Journey from the Street of Shame

September 5, 1997

This academic life is fraught with difficulty - jobs are scarce, insecure and increasingly clogged up with teaching and administrative duties that prevent our brightest minds from pursuing their first love - research

Peter Rose tells Huw Richards about his conversion from Sun leader writer to doctoral student

Have you heard about The Sun leader-writer with the PhD? That might sound like the opening of a standup comedy routine but it represents the simple truth in the case of Peter Rose, awarded his doctorate in history by Queen Mary Westfield College, London earlier this summer.

Dr Rose, 58, admits that he sometimes "misses the buzz" of his former life as leader writer and lobby reporter and that some former colleagues are amused. "They think it is rather bizarre." But, he says: "It did not take me long as a student to realise that this was what I wished I had been doing all along."

The truth, of course, is that tabloid newspapers are not staffed by neanderthal men and there are plenty of people bending formidable intellectual capacities to the daily task of producing papers read by millions.

Even so the shift from the nightly composition of, at most, a few hundred words of blunt high-temperature low-syllable prose on today's hot issue to the task of writing 100,000 reflectively analytical words on the Northern Ireland policies of Harold Wilson's 1964-70 government is a formidable one.

Dr Rose - shortish, red-faced and direct in manner - looks the part. Like many successful journalists from the pre-Robbins generation, he went straight into the trade without going to university. A long career on nationals suggests that this did him little professional harm, but he says that he always lacked self-confidence alongside more educated journalists. "My friends in the lobby were people like Robin Oakley and Anthony Bevins who all had degrees and I felt very conscious of my own relative lack of education," he remembers.

It was another of those lobby-based friends, Elinor Goodman of Channel Four News, who provided the decisive connection, introducing him to political scientist Trevor Smith, then deputy warden of Queen Mary College (Westfield had still to be incorporated). "I went along to see him and a couple of other senior academics. He asked me if I was more interested in plumbing or poetry and I said poetry. He said that was the right answer," Dr Rose recalls.

Even so, getting into London University for his undergraduate degree in modern British history and politics was not that simple. "One problem was, without A levels, I had nothing to prove that I was qualified to take a degree. I had always read widely but rather indiscriminately and I'd worked for years in newspapers. But I'm still not entirely sure where or how the decision was taken - Senate House maybe."

He admits to having wondered how a middle-aged Sun journalist would be received by teenage students and was pleasantly surprised. "The Sun was banned on campus. But that gave it an illicit appeal - students used to read it concealed inside a copy of The Independent. I loved the company and the atmosphere of university. It becomes more difficult to make friends once you are middle aged, but there was no problem at QMW."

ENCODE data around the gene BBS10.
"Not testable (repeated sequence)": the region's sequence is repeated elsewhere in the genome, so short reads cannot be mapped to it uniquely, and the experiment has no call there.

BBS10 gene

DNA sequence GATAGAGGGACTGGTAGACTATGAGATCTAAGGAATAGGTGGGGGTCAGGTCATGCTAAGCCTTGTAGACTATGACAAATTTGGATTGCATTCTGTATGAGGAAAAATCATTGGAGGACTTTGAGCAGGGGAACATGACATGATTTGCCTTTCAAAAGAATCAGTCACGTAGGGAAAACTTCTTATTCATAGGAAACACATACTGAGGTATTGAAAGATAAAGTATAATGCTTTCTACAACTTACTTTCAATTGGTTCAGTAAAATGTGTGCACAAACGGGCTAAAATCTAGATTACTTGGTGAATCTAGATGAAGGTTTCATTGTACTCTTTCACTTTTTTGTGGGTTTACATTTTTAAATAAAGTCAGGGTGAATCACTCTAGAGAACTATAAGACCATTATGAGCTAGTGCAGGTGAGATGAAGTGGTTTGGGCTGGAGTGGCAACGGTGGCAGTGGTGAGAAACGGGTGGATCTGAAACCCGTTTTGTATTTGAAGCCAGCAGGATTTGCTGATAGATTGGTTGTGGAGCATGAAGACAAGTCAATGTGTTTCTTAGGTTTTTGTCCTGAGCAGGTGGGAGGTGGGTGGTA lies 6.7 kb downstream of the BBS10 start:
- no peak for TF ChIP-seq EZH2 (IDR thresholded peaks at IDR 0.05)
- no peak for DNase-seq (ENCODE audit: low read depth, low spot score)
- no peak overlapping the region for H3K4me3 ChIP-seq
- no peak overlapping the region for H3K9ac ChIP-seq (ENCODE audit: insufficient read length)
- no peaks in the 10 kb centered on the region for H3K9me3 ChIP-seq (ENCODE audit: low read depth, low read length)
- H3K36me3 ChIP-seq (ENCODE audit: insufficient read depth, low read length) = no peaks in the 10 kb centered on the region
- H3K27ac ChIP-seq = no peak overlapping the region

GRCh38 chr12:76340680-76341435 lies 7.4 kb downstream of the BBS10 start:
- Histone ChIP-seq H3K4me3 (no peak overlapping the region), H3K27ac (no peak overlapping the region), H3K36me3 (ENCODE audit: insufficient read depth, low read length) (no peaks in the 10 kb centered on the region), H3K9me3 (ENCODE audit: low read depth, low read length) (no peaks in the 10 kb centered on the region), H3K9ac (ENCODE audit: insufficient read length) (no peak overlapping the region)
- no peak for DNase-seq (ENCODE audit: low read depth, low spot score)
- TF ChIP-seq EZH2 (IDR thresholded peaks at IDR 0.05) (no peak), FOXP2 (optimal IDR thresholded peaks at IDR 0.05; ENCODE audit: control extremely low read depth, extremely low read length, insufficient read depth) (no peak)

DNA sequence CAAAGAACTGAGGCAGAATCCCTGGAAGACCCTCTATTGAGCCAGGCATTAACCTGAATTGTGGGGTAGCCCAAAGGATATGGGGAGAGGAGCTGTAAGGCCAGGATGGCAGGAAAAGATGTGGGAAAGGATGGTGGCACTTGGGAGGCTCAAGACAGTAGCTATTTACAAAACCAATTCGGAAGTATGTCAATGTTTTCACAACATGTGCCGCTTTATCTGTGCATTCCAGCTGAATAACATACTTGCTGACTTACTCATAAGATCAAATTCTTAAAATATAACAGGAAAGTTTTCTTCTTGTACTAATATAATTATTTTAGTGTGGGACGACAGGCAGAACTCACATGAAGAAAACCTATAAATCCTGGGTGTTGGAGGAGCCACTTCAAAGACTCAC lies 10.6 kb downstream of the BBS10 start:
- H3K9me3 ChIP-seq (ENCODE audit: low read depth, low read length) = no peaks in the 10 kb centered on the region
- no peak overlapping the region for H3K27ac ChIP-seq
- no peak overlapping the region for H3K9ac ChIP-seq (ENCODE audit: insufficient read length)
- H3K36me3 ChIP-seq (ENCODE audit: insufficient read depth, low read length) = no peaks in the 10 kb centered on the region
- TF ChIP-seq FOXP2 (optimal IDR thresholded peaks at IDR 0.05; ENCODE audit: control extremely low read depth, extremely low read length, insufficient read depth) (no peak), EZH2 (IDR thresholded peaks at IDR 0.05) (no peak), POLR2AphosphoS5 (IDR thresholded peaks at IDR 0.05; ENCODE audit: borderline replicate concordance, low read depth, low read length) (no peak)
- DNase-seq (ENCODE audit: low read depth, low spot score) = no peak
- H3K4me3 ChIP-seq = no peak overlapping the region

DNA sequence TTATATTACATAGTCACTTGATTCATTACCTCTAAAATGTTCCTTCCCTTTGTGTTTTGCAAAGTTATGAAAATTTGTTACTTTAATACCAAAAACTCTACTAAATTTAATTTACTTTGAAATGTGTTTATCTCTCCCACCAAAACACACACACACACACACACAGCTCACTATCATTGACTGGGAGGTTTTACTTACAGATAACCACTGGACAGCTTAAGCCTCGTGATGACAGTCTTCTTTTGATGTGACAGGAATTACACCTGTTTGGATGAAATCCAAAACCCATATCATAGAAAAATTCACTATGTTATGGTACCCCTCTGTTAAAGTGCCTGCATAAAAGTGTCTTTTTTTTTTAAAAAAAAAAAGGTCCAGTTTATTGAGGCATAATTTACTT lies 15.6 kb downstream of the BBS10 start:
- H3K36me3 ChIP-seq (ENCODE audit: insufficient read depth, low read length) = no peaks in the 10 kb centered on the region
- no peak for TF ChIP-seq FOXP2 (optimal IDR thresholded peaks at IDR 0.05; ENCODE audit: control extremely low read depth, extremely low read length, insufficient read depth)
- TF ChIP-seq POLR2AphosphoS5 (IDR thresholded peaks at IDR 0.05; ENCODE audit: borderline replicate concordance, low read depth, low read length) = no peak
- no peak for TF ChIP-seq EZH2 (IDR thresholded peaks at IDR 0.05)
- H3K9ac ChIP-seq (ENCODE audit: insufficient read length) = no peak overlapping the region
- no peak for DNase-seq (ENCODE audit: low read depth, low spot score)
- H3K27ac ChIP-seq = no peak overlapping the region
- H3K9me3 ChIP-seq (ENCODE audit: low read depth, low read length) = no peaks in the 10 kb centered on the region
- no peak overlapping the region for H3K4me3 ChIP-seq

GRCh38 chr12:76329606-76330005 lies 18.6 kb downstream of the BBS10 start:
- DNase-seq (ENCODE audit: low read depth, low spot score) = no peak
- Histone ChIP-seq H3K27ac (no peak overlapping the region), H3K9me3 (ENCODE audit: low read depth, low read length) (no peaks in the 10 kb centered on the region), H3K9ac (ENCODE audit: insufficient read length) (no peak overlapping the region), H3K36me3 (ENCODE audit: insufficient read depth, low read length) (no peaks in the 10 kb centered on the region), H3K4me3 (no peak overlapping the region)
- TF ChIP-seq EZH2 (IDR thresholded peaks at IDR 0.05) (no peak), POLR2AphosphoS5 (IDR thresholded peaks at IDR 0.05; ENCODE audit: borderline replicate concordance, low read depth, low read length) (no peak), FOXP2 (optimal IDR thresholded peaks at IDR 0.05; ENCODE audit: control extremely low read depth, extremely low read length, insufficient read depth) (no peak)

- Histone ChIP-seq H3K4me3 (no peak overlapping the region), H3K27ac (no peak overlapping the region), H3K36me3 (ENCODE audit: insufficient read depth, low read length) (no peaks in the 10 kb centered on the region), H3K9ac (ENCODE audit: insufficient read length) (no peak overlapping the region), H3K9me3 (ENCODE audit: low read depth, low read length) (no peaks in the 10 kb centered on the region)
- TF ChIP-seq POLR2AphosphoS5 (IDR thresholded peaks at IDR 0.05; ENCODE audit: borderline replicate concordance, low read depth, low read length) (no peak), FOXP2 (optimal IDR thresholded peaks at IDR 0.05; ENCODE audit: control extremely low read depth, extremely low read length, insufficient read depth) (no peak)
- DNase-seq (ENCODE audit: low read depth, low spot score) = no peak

It took only a couple of essays to adjust his writing style to academic requirements. "Although I still tended to start rather dramatically," he says. And he found that the ability to express oneself crisply and concisely was a positive asset. Three years on, funded largely by his savings from a job that had paid Pounds 30,000 a year in the mid-1980s, he found himself the possessor of a degree, a prize and advice from tutors that he was ideally suited to doctoral research. "I expected to get a third and was delighted with a second. I had already decided not to go back into journalism, but took a little persuading that I was capable of doing a doctorate." Duly persuaded, he settled on his topic. "I had always been interested in Ireland and, while quite a lot had been done on Northern Ireland after the troops went in, there wasn't much on the earlier period."

As with his undergraduate work, journalistic skills and practise proved a positive asset. "It meant I had the ability to read things rapidly, absorb them and find the important points. Because I was used to official documents I wasn't intimidated by them and was able to find my way around."

But there was also satisfaction in the contrasts and differences. "Once you've been studying for a PhD for a year or two you become a real expert in your field, with a depth of knowledge. As a reporter I'd been very much jack of all trades - Europe one day, transport the next, mad cows the day after - and you never build up that expertise."

It did no harm to have Peter Hennessy, himself an ex-journalist as supervisor - not least because Hennessy's formidable Whitehall contacts got him in to see former civil servants so senior in rank that they cannot be credited by name in the thesis. Which does not mean that it was idyllic from beginning to end. He recognises the importance of family backing: "I could not have done it if my wife and daughter had not been completely supportive throughout the whole process."

And there are difficulties peculiar to the middle aged student: "Your parents are much older than the average student's and so much likelier to be seriously ill or even die. Both my parents died while I was doing my doctorate. This was terribly upsetting and gave me a lot of extra things to do." And one's own ageing process does not help: "You simply have less energy than when you were young and tire much more quickly. If I started work first thing in the morning I'd be flagging by mid afternoon." He is now looking for university teaching work. "I did some teaching throughout my period as a postgraduate and enjoyed it enormously," he says.

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